5) Fragment 31:“Fire’s turnings: first, sea and of sea half [is] earth and half ‘burner’”.

uros tropai prôton thalassa, thalassês de to men hêmisu gê, to de hêmisu prêstêr.

Paraphrased in proto-scientific prose, this set of sayings appears to assert: 

1) that one observable element, fire, is more fundamental than others;  

2) that each of the classical four elements are capable of total transformation into another, and in that sense can “die” as one and be “born” as the other; 

3) the actual qualities we sense in the other elements are in fact variants on the potential qualities of fire, just as the Supreme Being is actually a set of opposites each of which has the potential to change from one to the other;  

4) that the ordered world we see had no beginning  or creation and will have no end either, but always consists of fire, in some measure or other of transformation to the other elements; and 

5) that at one extreme transformation fire becomes, via sea, earth, and that at another it becomes, via sea, a mysterious entity called prêstêr, literally ‘that which sears, singes, burns, burns up’. 

The Subject of the utterance

As you can no doubt sense, my selection, ordering, and paraphrase of these five “fire utterances” is for the sake of leading us to something in them as dramatic as are the quanta” of quantavolution. That something is the mysterious entity, or event, with which I ended my set of five, the prêstêr that burns things up.  With it we move into the second facet of quantavolution’s T-shirt utterance, its subject.  The quantavolutionist will be supremely curious to ascertain what kind of cousinship this prêstêr has with the keraunos, the “lightning” or “thunderbolt”, that steers all things. Both will be for Heraclitus forms of fire, and not just any forms, but forms which become visible with the greatest suddenness and intensity and decisive power.  
The closeness of their cousinship is to be found, in fact, at the culmination of the most intensely catastrophic episode in traditional Greek myth as sung by the Hesiodic tradition. At the climax of the Theogony Zeus, having become equipped at last with the keraunos which is the supreme weapon of the universe, and having caused the “rout” of the other Titans (“routs” is another translation of the tropai,  translated more literally a moment ago as the “turnings” of fire from sea to earth and prêstêr), enters into the final struggle for supremacy with the last and most threatening of cosmic rebels, the serpentine and many-headed Typhon.  As long as the battle is unresolved, earth and sky and sea and underworld are all subject to the effects of the lightning and the “burning” exchanged between the two contestants:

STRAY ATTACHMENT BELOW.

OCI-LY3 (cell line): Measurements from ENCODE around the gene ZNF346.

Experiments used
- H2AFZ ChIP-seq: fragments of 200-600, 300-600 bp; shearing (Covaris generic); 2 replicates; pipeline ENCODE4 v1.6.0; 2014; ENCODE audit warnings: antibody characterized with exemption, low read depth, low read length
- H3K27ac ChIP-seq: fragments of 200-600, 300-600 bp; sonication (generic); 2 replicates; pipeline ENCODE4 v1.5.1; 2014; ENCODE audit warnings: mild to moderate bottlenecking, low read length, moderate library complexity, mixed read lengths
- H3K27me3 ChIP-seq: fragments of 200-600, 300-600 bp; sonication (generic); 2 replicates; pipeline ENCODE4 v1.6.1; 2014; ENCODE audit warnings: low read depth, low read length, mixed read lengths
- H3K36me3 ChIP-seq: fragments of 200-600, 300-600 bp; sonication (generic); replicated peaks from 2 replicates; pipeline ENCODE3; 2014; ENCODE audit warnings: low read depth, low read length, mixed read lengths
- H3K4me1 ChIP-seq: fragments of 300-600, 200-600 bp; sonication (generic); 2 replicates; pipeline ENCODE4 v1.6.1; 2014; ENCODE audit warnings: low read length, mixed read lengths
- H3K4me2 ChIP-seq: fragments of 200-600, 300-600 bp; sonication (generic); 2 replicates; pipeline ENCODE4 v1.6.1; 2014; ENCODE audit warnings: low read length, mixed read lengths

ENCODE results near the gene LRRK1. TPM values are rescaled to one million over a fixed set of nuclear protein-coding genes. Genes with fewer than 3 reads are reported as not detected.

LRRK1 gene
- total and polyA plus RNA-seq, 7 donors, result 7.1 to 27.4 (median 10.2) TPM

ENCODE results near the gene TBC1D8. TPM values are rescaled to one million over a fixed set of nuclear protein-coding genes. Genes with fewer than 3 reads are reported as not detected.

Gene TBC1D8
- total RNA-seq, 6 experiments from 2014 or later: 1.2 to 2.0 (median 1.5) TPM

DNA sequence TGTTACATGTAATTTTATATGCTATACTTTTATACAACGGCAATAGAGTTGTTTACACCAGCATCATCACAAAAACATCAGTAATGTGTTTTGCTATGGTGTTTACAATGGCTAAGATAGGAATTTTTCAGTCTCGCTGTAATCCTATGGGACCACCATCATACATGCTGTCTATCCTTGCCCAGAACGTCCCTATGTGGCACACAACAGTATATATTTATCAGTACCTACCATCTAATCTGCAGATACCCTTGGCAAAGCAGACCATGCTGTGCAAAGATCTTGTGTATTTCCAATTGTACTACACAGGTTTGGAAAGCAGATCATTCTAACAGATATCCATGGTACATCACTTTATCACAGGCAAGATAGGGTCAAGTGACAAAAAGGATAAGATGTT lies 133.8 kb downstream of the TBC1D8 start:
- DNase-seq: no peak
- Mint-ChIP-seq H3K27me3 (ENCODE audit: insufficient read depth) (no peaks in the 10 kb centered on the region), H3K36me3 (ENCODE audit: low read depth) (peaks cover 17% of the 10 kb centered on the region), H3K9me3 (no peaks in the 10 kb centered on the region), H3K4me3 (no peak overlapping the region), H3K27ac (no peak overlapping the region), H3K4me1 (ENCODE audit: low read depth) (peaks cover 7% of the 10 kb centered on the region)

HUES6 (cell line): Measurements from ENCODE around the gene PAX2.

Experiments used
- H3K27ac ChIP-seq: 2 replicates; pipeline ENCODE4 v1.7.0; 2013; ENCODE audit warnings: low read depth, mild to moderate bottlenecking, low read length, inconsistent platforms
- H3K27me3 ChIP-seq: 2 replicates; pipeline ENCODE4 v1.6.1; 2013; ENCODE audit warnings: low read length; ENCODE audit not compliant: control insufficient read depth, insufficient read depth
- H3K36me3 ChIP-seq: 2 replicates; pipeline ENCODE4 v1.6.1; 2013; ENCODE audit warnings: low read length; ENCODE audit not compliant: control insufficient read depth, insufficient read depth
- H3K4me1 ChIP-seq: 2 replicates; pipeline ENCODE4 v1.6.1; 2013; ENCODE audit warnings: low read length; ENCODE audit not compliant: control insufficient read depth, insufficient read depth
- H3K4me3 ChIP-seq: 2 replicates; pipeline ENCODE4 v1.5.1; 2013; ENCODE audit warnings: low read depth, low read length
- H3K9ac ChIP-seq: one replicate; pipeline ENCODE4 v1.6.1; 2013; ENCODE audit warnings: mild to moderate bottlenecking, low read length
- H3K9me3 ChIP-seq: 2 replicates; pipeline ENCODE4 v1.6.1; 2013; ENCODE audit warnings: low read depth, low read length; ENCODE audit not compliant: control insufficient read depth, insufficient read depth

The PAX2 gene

And through the two of them heat took hold on the dark-blue sea, through the thunder and lightning, and through the fire from the monster, and the scorching [prêstêron] winds and blazing thunderbolt [keraunos]. The whole earth seethed, and sky and sea: and the long waves raged along the beaches round and about at the rush of the deathless gods: and there arose an endless shaking. Hades trembled where he rules over the dead below.4)

Finally Zeus assembles “thunder and lightning and lurid thunderbolt [keraunos]" to deliver the  coup de grâce : “He burned [eprese] all the marvellous heads of the monster about him.”5) Keraunos and prêstêr, under Zeus’ control, for the first time, it seems, came to steer all things. 

What English word, then, shall we say is the subject of quantavolution, such that “lightning” is speaking for it on the T-shirt?  The simplest answer is surely “electricity”.6)

What water and air were to Thales and Anaximenes, so, we might say loosely, “mechanical and gravitational processes of enormous magnitude” have been to cosmologists when they have “postulated [them] as the forces playing the primary (causal) role” in the shaping of the universe. And what fire or lightning was to Heraclitus, electricity has been to quantavolution: “electricity, together with electrical effects,”  quantavolution claims,  “has increasingly been recognized to play a role in cosmic actions.”7) These sentences are in the concluding chapter of Solaria Binaria, entitled simply “Time, Electricity, and Quantavolution”.  They are there because the sudden actions of electricity of enormous magnitude—“lightning”,  we may call it for short--  are the subject of the physical theories of three collaborators— de Grazia and Earl Milton, the authors of the 1984 Solaria Binaria, and Ralph Juergens, to whom that book is dedicated— which pose the prodigious challenge to the fundamental discipline of physics on which the entire Quantavolution Series rests.   Before they ever got on a T-shirt, Heraclitus’ words, in Greek, just after “To the Memory of Ralphs Juergens”,  were placed boldly at the center of the title page: ta de panta oiakizei keraunos, with the English translation at the bottom.